What are the treatments for fibroids?

    Many women do not notice fibroids as they might not experience the symptoms. Generally, the physician or gynecologist discovers that you have fibroids during abdominopelvic examination. While the general treatment options remain the same, your doctor will finalize the best suitable treatment based on the type of fibroid you have and its severity. 

    The treatment for fibroids depends on the size, location, and the number of fibroids. After evaluation, your doctor will suggest the following:

    • Medicines: Your doctor will prescribe medicines that would suppress menstruation and possibly other medicines that can shrink the fibroids before surgery.
    • Hysterectomy: It is a surgical procedure to remove the uterus. Remember, after a hysterectomy, you will not be able to conceive. 
    • Arterial embolization: In this procedure, the surgeon will use local anesthesia. Further, fine particles of a special material are passed through an artery in the leg or arm into the main artery that provides blood to the fibroids. This process is monitored by X-ray. The surgeon will inject fine, sand-like particles into the artery to block the blood supply to the fibroids. With no blood supply, these fibroids die and the symptoms get reduced over a few months.
    • Hysteroscopy: The fibroids are removed by passing instruments through the cervix with the use of a hysteroscope and a cutting loop.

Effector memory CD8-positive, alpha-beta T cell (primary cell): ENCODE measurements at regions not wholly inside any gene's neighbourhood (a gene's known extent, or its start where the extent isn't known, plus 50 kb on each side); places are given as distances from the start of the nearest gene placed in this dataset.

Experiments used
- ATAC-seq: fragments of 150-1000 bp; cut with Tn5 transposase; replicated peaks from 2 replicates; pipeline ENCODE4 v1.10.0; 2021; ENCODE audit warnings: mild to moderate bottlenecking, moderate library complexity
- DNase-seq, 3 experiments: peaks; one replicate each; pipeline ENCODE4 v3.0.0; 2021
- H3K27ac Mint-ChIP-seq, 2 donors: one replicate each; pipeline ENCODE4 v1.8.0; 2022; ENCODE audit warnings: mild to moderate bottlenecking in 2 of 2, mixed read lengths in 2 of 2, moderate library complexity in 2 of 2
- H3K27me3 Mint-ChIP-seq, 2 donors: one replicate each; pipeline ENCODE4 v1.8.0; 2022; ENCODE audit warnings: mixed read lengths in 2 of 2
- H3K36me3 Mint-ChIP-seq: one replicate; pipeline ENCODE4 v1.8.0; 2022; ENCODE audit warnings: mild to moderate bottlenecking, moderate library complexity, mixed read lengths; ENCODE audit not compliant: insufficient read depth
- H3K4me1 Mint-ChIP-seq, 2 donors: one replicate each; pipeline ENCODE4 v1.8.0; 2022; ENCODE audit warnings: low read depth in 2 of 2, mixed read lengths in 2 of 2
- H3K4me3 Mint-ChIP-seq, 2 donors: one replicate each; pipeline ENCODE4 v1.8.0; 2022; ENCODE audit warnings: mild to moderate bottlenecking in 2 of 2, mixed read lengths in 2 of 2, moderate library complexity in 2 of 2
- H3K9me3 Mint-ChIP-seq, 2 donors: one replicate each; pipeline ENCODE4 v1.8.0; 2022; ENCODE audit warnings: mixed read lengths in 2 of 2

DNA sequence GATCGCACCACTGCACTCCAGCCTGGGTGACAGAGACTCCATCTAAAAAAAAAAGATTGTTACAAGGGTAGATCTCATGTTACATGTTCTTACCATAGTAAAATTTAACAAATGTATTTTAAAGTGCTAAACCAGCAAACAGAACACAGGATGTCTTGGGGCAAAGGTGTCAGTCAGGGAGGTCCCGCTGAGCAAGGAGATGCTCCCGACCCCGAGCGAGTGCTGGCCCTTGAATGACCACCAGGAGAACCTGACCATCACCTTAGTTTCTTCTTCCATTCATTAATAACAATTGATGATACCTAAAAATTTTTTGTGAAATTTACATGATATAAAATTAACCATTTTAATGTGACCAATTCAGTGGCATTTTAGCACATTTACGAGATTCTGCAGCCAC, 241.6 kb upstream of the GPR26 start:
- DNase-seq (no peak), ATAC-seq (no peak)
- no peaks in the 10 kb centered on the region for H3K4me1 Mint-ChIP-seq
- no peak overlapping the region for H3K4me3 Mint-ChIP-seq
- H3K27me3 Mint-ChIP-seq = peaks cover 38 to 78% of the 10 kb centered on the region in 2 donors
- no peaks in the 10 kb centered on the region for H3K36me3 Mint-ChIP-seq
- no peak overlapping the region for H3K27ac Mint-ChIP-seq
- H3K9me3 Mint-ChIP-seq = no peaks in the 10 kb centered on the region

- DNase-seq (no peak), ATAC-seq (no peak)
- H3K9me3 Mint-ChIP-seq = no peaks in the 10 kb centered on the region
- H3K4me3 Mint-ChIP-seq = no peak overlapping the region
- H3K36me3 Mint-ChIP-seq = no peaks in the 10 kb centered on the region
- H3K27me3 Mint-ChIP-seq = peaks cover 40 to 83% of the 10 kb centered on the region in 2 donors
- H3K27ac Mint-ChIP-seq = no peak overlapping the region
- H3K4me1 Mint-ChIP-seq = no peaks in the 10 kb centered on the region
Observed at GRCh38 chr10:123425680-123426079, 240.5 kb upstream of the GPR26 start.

• Laparoscopy: Also known as keyhole surgery, the surgeon inserts a thin telescope through the abdomen and other instruments are used to remove fibroids from the abdomen in small pieces. 
    • Open surgery: A surgeon makes an incision in your abdomen and removes the larger fibroids. This procedure is called myomectomy. However, this procedure weakens the walls of the uterus and automatically, should a woman get pregnant, a cesarean delivery is indicated.
    • MRI-directed ultrasound: Doctors use the MRI machine to detect the location of fibroids and monitor them. On the other hand, ultrasound is used to heat up and destroy fibroid tissues. This is known as High-intensity focused ultrasound (HIFU). Surgeons perform this procedure without anesthesia but give medication that helps relaxation.

    Key Takeaways

    These are the types of fibroids that everyone should know, especially women. Use this article to understand and detect symptoms, know the risk factors and complications of fibroids. 

    You can also take the advice and help of your doctor to better understand this condition in detail. Also, discuss the suitable treatments and medication to treat any of these types of fibroids.

    Learn more about uterine fibroids here.


    Hello Health Group does not provide medical advice, diagnosis or treatment.

    Medically reviewed by

    Mary Rani Cadiz, MD

    Obstetrics and Gynecology

    Written by Nikita Bhalla · Updated Jul 01, 2022